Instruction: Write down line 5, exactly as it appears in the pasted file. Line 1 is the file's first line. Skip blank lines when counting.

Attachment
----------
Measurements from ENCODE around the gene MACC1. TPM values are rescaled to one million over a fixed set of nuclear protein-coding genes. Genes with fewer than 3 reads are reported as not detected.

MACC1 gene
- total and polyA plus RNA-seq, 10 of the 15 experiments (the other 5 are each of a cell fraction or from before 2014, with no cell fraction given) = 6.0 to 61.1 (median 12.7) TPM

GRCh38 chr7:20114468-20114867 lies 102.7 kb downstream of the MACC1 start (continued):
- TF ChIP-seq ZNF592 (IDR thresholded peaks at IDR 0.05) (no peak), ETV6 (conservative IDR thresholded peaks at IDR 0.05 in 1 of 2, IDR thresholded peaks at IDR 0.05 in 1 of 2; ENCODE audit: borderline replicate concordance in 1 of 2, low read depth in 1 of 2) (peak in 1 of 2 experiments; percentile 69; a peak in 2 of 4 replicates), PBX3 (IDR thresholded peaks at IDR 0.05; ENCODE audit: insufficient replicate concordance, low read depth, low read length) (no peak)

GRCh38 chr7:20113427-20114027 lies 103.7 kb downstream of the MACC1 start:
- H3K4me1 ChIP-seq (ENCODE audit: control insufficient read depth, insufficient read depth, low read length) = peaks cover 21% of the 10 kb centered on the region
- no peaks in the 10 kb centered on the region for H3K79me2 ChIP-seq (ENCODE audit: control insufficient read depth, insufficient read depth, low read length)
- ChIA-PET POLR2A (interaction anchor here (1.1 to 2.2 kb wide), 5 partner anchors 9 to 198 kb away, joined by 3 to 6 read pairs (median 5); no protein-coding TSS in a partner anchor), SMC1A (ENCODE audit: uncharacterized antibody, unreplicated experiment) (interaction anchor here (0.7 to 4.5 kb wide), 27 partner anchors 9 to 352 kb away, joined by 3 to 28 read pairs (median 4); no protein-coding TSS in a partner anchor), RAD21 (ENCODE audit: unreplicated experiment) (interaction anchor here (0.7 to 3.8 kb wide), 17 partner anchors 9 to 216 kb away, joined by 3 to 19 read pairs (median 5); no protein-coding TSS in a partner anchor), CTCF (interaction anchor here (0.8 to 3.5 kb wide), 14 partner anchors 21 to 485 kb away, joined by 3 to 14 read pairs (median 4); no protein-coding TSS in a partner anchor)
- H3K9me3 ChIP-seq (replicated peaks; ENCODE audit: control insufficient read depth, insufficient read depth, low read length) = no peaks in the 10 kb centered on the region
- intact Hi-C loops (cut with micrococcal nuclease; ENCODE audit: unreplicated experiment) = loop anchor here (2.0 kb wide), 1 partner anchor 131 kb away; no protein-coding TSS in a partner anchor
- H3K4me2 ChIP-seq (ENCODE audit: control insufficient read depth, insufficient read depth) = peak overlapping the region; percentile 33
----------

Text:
- TF ChIP-seq ZNF592 (IDR thresholded peaks at IDR 0.05) (no peak), ETV6 (conservative IDR thresholded peaks at IDR 0.05 in 1 of 2, IDR thresholded peaks at IDR 0.05 in 1 of 2; ENCODE audit: borderline replicate concordance in 1 of 2, low read depth in 1 of 2) (peak in 1 of 2 experiments; percentile 69; a peak in 2 of 4 replicates), PBX3 (IDR thresholded peaks at IDR 0.05; ENCODE audit: insufficient replicate concordance, low read depth, low read length) (no peak)